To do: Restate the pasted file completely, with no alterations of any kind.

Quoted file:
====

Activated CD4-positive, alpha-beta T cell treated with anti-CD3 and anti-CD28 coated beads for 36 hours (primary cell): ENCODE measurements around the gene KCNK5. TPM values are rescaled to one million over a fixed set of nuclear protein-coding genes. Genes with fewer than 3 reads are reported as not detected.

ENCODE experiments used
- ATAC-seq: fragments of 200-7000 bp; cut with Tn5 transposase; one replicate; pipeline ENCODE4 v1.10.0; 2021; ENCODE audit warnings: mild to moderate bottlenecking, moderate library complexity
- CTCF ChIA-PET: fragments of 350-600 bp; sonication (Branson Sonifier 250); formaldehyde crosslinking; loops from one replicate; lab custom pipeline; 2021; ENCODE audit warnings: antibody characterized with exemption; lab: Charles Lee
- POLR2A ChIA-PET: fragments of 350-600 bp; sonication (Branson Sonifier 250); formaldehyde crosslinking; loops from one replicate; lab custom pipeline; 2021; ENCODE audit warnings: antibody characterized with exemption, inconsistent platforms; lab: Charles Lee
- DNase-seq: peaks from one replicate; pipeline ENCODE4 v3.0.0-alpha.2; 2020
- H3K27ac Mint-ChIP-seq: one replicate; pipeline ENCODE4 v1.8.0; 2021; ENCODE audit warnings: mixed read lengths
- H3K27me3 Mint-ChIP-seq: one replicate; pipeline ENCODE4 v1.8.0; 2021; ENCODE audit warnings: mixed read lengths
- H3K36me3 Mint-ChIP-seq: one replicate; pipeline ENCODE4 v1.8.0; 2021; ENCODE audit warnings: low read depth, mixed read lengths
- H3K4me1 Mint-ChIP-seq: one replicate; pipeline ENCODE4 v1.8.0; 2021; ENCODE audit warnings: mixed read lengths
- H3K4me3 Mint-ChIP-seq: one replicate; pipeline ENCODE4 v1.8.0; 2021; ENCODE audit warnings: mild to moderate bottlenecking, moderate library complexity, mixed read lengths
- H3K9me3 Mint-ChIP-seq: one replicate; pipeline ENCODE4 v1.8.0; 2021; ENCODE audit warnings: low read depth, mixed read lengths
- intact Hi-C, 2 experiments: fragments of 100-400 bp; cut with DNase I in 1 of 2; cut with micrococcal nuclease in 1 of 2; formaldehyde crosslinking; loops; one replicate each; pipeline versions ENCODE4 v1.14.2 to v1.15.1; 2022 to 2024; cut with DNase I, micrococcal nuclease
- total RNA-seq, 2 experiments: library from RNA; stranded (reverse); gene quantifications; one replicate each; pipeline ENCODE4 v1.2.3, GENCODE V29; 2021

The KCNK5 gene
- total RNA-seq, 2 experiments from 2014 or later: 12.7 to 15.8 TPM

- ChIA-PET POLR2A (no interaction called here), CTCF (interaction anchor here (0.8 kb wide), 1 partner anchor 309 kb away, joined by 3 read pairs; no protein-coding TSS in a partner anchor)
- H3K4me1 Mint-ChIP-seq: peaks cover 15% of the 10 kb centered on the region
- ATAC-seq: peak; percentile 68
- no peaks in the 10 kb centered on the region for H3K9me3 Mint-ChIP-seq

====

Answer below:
Activated CD4-positive, alpha-beta T cell treated with anti-CD3 and anti-CD28 coated beads for 36 hours (primary cell): ENCODE measurements around the gene KCNK5. TPM values are rescaled to one million over a fixed set of nuclear protein-coding genes. Genes with fewer than 3 reads are reported as not detected.

ENCODE experiments used
- ATAC-seq: fragments of 200-7000 bp; cut with Tn5 transposase; one replicate; pipeline ENCODE4 v1.10.0; 2021; ENCODE audit warnings: mild to moderate bottlenecking, moderate library complexity
- CTCF ChIA-PET: fragments of 350-600 bp; sonication (Branson Sonifier 250); formaldehyde crosslinking; loops from one replicate; lab custom pipeline; 2021; ENCODE audit warnings: antibody characterized with exemption; lab: Charles Lee
- POLR2A ChIA-PET: fragments of 350-600 bp; sonication (Branson Sonifier 250); formaldehyde crosslinking; loops from one replicate; lab custom pipeline; 2021; ENCODE audit warnings: antibody characterized with exemption, inconsistent platforms; lab: Charles Lee
- DNase-seq: peaks from one replicate; pipeline ENCODE4 v3.0.0-alpha.2; 2020
- H3K27ac Mint-ChIP-seq: one replicate; pipeline ENCODE4 v1.8.0; 2021; ENCODE audit warnings: mixed read lengths
- H3K27me3 Mint-ChIP-seq: one replicate; pipeline ENCODE4 v1.8.0; 2021; ENCODE audit warnings: mixed read lengths
- H3K36me3 Mint-ChIP-seq: one replicate; pipeline ENCODE4 v1.8.0; 2021; ENCODE audit warnings: low read depth, mixed read lengths
- H3K4me1 Mint-ChIP-seq: one replicate; pipeline ENCODE4 v1.8.0; 2021; ENCODE audit warnings: mixed read lengths
- H3K4me3 Mint-ChIP-seq: one replicate; pipeline ENCODE4 v1.8.0; 2021; ENCODE audit warnings: mild to moderate bottlenecking, moderate library complexity, mixed read lengths
- H3K9me3 Mint-ChIP-seq: one replicate; pipeline ENCODE4 v1.8.0; 2021; ENCODE audit warnings: low read depth, mixed read lengths
- intact Hi-C, 2 experiments: fragments of 100-400 bp; cut with DNase I in 1 of 2; cut with micrococcal nuclease in 1 of 2; formaldehyde crosslinking; loops; one replicate each; pipeline versions ENCODE4 v1.14.2 to v1.15.1; 2022 to 2024; cut with DNase I, micrococcal nuclease
- total RNA-seq, 2 experiments: library from RNA; stranded (reverse); gene quantifications; one replicate each; pipeline ENCODE4 v1.2.3, GENCODE V29; 2021

The KCNK5 gene
- total RNA-seq, 2 experiments from 2014 or later: 12.7 to 15.8 TPM

- ChIA-PET POLR2A (no interaction called here), CTCF (interaction anchor here (0.8 kb wide), 1 partner anchor 309 kb away, joined by 3 read pairs; no protein-coding TSS in a partner anchor)
- H3K4me1 Mint-ChIP-seq: peaks cover 15% of the 10 kb centered on the region
- ATAC-seq: peak; percentile 68
- no peaks in the 10 kb centered on the region for H3K9me3 Mint-ChIP-seq